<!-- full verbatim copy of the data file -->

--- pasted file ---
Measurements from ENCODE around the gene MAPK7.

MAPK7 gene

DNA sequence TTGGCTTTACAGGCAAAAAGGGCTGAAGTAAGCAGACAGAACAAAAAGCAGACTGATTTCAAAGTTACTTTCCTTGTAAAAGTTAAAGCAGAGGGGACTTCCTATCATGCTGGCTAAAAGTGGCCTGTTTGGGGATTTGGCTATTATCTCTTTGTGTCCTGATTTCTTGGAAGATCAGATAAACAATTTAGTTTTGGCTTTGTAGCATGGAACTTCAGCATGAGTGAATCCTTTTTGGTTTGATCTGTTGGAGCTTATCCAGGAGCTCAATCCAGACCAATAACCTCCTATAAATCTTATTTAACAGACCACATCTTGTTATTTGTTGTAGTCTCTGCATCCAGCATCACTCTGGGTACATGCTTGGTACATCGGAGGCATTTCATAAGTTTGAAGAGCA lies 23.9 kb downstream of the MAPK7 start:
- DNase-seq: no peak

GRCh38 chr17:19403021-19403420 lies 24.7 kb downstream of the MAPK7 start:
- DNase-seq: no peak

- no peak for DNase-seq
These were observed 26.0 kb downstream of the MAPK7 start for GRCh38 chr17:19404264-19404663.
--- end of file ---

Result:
Measurements from ENCODE around the gene MAPK7.

MAPK7 gene

DNA sequence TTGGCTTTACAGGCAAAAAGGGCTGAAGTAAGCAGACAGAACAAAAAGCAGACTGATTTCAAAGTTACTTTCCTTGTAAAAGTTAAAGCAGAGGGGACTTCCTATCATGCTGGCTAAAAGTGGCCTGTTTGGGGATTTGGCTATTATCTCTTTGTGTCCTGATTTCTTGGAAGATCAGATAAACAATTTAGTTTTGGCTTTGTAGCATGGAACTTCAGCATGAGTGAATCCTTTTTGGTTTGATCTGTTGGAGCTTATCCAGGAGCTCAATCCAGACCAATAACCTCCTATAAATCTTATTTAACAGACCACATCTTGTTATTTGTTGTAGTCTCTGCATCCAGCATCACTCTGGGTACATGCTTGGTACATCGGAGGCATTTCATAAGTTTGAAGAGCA lies 23.9 kb downstream of the MAPK7 start:
- DNase-seq: no peak

GRCh38 chr17:19403021-19403420 lies 24.7 kb downstream of the MAPK7 start:
- DNase-seq: no peak

- no peak for DNase-seq
These were observed 26.0 kb downstream of the MAPK7 start for GRCh38 chr17:19404264-19404663.